One last thing: there are no support poles blocking views in Sections 19 and 21, on either side of home plate. Check those first!
The Lansdowne Street Sausages
Part of the classic charm of Fenway Park is the sausage hawkers that surround the place…fans can get a decent sized tube of meat on a submarine roll for a few bucks less than what it would cost inside the park. You are indeed allowed to wrap them up and bring them into the game, if you can find some way to keep them warm while waiting in line.
Since most fans arrive at the ballpark from the Kenmore T station, the sausage vendors on Lansdowne Street are the most popular, being the first to emerge into view. They look similar, but there are differences between them. Here are a few fan favorites and what makes them special:
The Sausage Guy – Near the entrance to Cask ’N Flagon tavern is a small blue kiosk run by a gentleman named David Littlefield. The Sausage Guy’s website (yes, he has one) lists some of his stats: two frostbitten fingers from serving in the cold, a torn rotator cuff and three cortisone shots to his left elbow.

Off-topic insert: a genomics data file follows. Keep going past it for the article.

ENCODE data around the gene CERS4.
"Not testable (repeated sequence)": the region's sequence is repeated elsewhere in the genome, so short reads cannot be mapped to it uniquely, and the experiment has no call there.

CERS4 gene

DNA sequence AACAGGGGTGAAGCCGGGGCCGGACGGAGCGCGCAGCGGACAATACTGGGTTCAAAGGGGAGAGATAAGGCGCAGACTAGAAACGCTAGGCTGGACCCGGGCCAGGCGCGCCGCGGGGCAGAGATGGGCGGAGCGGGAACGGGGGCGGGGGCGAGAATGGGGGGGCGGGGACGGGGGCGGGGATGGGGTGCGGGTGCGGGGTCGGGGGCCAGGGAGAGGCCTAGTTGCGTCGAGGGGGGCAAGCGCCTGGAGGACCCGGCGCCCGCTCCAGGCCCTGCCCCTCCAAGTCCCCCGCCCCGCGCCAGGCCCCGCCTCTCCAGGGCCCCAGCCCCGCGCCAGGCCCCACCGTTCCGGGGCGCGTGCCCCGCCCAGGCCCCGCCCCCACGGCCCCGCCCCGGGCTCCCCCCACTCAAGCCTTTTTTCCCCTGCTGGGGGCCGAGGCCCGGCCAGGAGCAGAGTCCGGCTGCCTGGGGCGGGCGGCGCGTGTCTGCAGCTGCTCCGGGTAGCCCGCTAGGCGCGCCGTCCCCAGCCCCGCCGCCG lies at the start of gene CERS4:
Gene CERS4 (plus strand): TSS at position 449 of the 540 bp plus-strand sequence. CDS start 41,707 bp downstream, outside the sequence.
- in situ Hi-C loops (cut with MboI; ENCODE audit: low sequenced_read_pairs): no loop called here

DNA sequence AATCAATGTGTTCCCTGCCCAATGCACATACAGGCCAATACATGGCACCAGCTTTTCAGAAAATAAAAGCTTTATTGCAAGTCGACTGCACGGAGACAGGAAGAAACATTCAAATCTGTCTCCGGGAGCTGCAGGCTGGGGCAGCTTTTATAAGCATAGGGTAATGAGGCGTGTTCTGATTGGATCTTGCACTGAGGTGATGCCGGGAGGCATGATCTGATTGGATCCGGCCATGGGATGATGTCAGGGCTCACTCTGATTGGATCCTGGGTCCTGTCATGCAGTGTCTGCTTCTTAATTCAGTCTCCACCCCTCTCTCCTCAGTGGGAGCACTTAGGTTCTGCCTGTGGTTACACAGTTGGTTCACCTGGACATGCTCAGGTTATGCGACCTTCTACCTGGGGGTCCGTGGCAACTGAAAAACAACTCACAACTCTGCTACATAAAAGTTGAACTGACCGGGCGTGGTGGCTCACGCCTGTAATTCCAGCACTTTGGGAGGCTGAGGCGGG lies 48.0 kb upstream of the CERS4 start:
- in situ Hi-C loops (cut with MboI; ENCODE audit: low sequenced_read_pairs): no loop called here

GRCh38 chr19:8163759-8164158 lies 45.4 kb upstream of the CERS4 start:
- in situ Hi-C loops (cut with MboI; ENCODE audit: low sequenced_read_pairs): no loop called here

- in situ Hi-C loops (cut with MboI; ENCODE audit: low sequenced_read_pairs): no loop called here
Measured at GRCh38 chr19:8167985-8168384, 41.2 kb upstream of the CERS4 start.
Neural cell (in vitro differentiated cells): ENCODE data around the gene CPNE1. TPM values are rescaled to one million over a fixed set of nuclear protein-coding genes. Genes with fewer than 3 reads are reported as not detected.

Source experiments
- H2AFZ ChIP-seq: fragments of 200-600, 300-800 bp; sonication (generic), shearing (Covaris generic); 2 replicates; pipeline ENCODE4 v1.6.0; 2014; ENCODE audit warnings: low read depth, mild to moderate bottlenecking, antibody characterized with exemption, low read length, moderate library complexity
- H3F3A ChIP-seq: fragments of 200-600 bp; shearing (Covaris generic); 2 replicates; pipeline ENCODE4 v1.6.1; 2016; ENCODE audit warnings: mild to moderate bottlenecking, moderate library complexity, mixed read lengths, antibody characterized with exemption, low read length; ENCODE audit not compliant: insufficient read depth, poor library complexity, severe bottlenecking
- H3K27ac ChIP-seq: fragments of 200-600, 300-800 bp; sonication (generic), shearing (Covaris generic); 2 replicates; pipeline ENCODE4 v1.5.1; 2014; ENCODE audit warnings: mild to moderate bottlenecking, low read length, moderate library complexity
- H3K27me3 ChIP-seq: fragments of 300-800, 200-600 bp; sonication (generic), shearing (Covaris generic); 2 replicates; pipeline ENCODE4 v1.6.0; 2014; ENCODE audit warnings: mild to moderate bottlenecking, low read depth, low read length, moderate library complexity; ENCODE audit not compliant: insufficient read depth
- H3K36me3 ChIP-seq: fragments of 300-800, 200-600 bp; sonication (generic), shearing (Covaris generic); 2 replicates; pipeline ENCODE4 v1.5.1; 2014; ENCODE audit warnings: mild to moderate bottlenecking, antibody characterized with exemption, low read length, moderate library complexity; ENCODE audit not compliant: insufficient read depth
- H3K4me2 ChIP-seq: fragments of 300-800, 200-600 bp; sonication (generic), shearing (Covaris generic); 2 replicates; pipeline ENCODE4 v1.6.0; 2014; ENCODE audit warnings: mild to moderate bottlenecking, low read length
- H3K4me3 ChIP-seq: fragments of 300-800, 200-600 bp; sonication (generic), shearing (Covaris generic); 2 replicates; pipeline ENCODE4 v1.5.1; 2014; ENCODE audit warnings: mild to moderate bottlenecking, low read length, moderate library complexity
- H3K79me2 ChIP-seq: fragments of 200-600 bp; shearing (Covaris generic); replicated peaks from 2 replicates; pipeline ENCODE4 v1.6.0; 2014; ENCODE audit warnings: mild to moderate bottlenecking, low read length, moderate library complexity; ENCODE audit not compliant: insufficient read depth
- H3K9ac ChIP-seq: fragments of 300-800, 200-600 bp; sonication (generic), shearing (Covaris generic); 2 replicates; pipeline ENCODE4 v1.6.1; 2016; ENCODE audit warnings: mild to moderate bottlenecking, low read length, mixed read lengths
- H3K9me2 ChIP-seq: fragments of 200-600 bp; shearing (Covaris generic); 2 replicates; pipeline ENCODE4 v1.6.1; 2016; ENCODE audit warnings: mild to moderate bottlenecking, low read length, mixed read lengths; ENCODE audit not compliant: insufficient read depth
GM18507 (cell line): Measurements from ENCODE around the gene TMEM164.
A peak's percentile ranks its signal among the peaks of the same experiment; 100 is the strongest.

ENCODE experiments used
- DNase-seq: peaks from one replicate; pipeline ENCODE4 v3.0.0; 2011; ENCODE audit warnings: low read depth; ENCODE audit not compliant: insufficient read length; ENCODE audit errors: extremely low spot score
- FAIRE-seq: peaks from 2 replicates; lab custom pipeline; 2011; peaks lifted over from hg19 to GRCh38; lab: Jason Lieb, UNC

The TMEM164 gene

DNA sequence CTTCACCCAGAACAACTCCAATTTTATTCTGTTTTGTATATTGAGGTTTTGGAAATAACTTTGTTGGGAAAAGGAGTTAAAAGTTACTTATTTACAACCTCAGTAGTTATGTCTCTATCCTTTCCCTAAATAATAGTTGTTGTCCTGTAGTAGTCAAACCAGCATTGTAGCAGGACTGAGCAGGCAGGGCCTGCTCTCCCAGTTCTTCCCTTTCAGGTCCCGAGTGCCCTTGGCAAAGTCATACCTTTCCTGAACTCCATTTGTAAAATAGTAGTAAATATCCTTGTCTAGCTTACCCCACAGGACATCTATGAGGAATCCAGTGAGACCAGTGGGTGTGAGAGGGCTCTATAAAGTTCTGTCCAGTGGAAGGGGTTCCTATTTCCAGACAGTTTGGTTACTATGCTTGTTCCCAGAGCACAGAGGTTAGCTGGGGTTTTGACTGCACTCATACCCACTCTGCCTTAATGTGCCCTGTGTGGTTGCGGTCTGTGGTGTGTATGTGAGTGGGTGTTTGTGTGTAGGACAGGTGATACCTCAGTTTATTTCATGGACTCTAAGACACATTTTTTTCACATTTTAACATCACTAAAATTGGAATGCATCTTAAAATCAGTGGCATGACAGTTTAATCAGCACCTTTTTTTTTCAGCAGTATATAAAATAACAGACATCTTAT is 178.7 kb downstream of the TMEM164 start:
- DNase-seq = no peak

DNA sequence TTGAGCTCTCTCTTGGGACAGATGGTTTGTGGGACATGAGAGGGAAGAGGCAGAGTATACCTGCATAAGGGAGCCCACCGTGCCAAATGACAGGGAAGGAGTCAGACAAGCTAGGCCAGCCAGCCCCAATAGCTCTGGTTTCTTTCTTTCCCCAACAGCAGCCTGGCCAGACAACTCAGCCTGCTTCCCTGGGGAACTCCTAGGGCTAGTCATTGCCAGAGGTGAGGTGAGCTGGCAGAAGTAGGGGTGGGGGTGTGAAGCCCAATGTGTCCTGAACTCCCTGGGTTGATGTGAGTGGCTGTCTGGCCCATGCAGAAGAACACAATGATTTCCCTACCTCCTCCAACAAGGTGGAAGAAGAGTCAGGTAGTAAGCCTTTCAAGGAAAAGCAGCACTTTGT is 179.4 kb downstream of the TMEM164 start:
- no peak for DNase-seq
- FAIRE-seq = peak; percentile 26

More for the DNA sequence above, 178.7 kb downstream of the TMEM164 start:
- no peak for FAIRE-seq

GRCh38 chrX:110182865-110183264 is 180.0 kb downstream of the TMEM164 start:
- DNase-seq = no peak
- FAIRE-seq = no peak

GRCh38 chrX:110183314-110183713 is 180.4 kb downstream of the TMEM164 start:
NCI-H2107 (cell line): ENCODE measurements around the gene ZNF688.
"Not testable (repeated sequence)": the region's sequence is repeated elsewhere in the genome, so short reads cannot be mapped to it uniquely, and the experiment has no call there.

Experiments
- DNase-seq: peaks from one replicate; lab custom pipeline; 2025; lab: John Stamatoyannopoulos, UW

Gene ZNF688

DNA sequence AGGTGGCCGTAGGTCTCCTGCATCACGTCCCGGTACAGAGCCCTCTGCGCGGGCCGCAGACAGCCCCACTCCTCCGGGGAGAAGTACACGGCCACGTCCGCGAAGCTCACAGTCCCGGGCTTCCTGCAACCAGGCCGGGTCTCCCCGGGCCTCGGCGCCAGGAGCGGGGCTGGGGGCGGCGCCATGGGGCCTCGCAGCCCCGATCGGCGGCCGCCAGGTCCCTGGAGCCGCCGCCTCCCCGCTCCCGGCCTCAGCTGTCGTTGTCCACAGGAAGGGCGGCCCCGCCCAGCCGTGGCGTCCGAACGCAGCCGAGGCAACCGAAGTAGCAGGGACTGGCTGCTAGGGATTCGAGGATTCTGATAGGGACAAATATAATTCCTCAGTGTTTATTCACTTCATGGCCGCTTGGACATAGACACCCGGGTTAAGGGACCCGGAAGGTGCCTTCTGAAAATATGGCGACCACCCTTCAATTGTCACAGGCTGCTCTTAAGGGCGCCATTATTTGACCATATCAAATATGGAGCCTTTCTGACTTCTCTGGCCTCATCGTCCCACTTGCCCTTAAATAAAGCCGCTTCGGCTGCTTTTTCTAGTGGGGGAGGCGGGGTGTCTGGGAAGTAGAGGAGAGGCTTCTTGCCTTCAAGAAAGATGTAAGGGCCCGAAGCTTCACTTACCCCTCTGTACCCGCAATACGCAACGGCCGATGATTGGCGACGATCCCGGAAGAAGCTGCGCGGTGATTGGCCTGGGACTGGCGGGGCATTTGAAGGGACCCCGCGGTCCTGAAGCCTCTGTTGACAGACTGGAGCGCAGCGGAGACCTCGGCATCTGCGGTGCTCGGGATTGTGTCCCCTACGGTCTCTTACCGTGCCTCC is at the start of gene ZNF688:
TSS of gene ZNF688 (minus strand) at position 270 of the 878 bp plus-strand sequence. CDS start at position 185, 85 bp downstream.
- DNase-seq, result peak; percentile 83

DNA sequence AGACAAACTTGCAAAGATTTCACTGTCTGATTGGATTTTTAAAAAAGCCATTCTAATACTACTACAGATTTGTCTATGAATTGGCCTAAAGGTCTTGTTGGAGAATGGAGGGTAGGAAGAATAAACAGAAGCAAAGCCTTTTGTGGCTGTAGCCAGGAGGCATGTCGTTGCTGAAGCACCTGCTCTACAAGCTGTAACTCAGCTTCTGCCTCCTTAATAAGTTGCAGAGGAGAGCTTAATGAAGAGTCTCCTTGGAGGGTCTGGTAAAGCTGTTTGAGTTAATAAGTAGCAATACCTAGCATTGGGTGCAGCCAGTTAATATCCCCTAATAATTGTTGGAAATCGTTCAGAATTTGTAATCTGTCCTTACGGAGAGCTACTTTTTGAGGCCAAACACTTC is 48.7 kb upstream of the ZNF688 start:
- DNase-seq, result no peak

The Sausage Guy serves up good-sized sweet Italian sausage sandwiches with onions and peppers. It’s a pretty decent value and you can order the sausage on the website.
The Sausage Connection – The Sausage Connection is the yellow stand located near the Game Day ticket sales line. Not only do they serve up a mean sandwich of sausage, peppers and onions, they offer chicken teriyaki and steak tip sandwiches too.
What makes the Sausage Connection special in a sea of similar looking sausage vendors is their hot sauces, including the popular “Inner Beauty”, a tasty mustard-style sauce that will truly test your ability to handle the heat.
The Original Che-Chi’s – Che-Chi’s is the red stand further down on Lansdowne, and they have similar offerings like sausages, dogs and chicken. Che-Chi’s has their own secret hot sauce, which is a smoky BBQ-style sauce.